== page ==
In Memoriam: Chris Thompson

Chris Thompson, CorpWatch investigative reporter, died January 21, 2016, at his home in Berkeley, California. He was a fearless reporter and progressive activist and will be missed sorely by his readers, family and friends.

A former staff writer for the East Bay Express, Slate and the Village Voice, Thompson also wrote freelance for a variety of national publications, including the Center for Public Integrity, the New York Times, Rolling Stone, Salon and Slate.

His awards included the 2003-04 Northern California Society of Professional Journalists award for best investigative story for "The AXT Way," a story about a semiconductor manufacturing company that poisoned up to 500 Chinese immigrant laborers with arsenic; and a 1999 California Newspaper Publishers Association award for best environmental reporting, for "Our Chernobyl," a story on a massive tire dump that caught fire and poisoned neighbors in Modesto, California.

Thompson is perhaps best known for an investigative series of reports on the Yusuf Bey "family" that was published in the East Bay Express in 2002. His article explained how Bey had set up "loose collection of entrepreneurs and reformed ex-cons built a patchwork of businesses and nonprofits."

"A close examination involving court and government records, police reports, and dozens of interviews has uncovered a trail of alleged violence, brutality, and fraud that stretches back almost a decade. Members and associates of the Bey "family" have terrorized countless Oakland residents, fomented racial hatred, and even allegedly threatened to kill apostate women who break with the organization or go public with their stories," Thompson wrote. Bey himself was accused of brutally raping and sodomizing girls as young as thirteen.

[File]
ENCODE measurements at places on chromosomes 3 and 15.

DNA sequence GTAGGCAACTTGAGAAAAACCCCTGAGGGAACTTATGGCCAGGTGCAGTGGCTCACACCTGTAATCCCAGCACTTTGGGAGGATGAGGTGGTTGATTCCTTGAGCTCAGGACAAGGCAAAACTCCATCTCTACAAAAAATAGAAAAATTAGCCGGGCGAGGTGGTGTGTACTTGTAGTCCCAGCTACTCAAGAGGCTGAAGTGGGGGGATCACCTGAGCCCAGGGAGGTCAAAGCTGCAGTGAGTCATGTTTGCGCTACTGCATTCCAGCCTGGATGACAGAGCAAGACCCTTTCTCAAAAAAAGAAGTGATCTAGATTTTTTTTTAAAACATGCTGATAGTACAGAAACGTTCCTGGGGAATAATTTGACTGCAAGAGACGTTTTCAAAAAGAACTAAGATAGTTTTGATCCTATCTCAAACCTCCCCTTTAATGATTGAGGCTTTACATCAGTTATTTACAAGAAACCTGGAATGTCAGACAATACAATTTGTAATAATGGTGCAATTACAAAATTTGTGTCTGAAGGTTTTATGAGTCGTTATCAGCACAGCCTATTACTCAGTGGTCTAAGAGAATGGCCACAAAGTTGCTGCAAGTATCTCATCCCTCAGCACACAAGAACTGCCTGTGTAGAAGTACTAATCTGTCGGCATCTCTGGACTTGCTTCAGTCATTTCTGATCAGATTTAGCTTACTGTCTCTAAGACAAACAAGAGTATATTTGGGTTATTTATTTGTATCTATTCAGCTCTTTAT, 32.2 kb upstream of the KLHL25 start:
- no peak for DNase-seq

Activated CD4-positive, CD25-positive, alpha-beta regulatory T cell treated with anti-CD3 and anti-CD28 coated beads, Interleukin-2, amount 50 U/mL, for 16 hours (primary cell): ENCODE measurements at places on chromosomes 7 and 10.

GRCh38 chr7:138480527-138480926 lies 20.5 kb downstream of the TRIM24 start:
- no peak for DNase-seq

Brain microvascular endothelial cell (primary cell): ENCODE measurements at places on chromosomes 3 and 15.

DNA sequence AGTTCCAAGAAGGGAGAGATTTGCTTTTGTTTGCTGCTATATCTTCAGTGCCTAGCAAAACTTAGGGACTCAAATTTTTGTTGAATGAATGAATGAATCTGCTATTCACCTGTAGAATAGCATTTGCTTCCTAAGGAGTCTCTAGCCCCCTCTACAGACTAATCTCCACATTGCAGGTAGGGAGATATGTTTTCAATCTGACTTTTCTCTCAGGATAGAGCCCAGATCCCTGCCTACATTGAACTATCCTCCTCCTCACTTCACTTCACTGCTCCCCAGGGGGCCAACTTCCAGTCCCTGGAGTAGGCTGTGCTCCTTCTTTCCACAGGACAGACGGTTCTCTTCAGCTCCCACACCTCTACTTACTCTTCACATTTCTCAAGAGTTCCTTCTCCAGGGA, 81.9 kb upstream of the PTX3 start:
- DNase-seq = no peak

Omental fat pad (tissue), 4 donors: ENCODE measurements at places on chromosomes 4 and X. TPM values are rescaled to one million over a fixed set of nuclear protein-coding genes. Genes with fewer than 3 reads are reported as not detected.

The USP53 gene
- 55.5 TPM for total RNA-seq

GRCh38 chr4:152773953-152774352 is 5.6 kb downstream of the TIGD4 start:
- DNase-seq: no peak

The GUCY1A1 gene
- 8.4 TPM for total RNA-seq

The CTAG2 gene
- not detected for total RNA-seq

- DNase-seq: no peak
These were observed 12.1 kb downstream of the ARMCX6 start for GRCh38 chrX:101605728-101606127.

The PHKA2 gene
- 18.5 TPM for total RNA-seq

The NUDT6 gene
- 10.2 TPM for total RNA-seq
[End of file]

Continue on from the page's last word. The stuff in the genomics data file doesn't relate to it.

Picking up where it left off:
After his article was published, Thompson got numerous death threats. "Men repeatedly tried to follow Thompson home, or staked out routes he took leaving the office," the Village Voice reported. "Eventually, Thompson was forced to go into hiding for several months."

Thompson worked with CorpWatch staff for over a decade. He wrote a cover story for the East Bay Express on the very first Halliburton whistleblower, John Mancini. He profiled Fariba Nawa, a CorpWatch investigative reporter, in the East Bay Express, following the release of her report: Afghanistan, Inc.

In 2014, Thompson came to work for CorpWatch, first as a freelancer and eventually as staff. His first big report for us was titled "Subsidizing Contractor Misconduct" and it described how every year, the U.S. government awards billions of dollars in federal contracts to companies who routinely violate basic legal rights of workers. His report profiled three individuals who were harmed by Imperial Sugar, Tyson Foods and Verizon and explains a new presidential order that could help reduce abuses.

Before he died, Thompson worked on a series of blogs on drone contractors. The first was titled "U.S. Air Force Hires Private Companies To Fly Drones In War Zones" and his last piece was "Failed Watchkeeper Drone To Be Weaponized For Sale To Poland."

In his personal life, Thompson sought to entertain and support his friends at all times."At a
going-away party at my house in 2011, Chris arrived, made a beeline for
the kitchen and spent an hour in the NYC summer heat frying latkes for
all my guests," a friend recalled. "Then he and Eliza snuck upstairs with
their banjo and mandolin, only to appear a half-hour later to perform a
song they'd just written on the fly. This was not exceptional Chris,
this was everyday Chris, as I knew him."

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